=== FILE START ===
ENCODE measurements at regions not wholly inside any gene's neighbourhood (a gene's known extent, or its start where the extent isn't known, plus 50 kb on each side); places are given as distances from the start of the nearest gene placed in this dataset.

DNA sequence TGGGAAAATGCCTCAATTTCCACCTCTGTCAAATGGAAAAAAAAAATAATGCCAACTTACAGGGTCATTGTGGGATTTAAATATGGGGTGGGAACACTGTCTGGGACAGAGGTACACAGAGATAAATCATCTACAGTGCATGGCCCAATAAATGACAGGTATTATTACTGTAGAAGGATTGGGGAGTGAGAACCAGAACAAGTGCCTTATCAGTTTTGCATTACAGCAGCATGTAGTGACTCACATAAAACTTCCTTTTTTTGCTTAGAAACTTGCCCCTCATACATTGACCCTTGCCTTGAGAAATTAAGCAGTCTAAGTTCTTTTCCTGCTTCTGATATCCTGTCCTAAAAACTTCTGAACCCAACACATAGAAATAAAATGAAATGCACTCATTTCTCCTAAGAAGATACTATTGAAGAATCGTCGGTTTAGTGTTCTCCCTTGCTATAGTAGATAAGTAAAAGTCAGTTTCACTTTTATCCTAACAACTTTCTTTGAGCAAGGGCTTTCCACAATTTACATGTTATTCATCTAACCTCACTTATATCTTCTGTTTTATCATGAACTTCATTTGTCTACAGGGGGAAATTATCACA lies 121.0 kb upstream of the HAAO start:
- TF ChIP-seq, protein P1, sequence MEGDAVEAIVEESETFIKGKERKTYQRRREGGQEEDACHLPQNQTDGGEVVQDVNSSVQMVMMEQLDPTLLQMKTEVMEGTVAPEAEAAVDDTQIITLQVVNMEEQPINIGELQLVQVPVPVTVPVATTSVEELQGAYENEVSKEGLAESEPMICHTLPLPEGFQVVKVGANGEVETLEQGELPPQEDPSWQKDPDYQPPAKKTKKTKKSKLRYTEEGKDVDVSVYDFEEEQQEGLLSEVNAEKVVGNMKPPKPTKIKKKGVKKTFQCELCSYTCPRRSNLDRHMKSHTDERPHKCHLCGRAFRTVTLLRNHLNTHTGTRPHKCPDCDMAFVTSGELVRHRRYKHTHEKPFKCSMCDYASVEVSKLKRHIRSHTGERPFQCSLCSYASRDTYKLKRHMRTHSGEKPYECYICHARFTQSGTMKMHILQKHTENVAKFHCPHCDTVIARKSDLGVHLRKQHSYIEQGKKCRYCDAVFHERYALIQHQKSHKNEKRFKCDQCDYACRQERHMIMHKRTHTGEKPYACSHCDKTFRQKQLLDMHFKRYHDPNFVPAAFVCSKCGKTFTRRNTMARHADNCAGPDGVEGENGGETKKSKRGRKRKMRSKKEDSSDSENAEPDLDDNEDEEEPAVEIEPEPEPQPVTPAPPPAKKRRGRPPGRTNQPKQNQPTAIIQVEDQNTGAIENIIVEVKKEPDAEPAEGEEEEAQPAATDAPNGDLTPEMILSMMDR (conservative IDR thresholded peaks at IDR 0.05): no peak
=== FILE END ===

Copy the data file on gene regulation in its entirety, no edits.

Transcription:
ENCODE measurements at regions not wholly inside any gene's neighbourhood (a gene's known extent, or its start where the extent isn't known, plus 50 kb on each side); places are given as distances from the start of the nearest gene placed in this dataset.

DNA sequence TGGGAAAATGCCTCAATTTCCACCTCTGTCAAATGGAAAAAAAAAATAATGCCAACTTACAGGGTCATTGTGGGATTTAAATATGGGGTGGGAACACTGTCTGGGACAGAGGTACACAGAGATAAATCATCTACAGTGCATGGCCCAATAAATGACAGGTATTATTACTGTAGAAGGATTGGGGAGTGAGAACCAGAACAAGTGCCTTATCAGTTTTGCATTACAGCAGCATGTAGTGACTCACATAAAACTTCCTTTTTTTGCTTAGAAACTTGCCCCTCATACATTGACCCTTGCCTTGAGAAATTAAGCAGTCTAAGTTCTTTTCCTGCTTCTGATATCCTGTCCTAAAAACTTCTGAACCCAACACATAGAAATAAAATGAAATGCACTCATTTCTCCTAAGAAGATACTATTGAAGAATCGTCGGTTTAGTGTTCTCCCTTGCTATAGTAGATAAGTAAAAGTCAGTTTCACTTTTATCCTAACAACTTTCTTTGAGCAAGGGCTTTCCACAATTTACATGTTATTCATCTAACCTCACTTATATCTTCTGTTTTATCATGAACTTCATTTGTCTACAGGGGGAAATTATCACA lies 121.0 kb upstream of the HAAO start:
- TF ChIP-seq, protein P1, sequence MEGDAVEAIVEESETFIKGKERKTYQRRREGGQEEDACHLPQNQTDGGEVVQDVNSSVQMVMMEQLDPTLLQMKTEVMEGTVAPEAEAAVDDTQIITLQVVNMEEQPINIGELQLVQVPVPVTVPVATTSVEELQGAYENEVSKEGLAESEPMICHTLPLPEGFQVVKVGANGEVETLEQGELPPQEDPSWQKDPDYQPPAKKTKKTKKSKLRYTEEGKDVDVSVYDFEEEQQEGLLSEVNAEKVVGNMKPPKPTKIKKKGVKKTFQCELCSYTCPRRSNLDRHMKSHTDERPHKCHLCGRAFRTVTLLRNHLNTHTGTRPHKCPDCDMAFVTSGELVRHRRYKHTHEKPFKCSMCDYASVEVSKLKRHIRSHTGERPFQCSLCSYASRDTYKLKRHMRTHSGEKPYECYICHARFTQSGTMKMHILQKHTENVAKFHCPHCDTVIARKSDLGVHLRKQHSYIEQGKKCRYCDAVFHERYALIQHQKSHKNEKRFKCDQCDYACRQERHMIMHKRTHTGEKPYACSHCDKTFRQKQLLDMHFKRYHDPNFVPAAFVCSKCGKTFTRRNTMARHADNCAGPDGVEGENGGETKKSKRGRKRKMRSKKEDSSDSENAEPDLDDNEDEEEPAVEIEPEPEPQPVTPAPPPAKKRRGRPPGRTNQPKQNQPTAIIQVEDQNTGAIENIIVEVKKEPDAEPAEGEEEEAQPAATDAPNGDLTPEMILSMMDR (conservative IDR thresholded peaks at IDR 0.05): no peak